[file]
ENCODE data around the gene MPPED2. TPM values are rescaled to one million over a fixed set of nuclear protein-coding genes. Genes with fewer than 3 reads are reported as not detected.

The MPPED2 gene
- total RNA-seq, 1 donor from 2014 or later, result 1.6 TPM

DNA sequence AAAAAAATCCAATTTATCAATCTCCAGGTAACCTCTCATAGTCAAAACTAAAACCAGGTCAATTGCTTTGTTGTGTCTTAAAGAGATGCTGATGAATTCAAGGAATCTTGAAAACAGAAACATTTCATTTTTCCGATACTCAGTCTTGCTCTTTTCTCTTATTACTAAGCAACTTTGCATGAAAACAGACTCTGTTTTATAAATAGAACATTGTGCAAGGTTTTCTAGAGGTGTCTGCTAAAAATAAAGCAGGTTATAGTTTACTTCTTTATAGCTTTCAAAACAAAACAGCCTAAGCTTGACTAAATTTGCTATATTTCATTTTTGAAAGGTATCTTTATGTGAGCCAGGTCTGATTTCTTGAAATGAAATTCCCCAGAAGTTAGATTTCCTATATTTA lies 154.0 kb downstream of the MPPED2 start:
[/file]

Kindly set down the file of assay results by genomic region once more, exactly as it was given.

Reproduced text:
ENCODE data around the gene MPPED2. TPM values are rescaled to one million over a fixed set of nuclear protein-coding genes. Genes with fewer than 3 reads are reported as not detected.

The MPPED2 gene
- total RNA-seq, 1 donor from 2014 or later, result 1.6 TPM

DNA sequence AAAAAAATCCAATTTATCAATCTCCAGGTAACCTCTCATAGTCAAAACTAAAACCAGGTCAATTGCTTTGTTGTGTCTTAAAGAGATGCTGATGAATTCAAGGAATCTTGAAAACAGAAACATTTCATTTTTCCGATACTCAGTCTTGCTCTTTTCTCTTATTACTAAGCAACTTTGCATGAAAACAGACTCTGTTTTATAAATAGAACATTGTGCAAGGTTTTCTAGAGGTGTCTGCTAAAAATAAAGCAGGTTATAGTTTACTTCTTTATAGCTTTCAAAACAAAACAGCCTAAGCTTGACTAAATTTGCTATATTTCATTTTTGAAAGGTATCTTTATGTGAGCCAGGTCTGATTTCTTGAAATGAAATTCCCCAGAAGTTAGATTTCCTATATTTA lies 154.0 kb downstream of the MPPED2 start: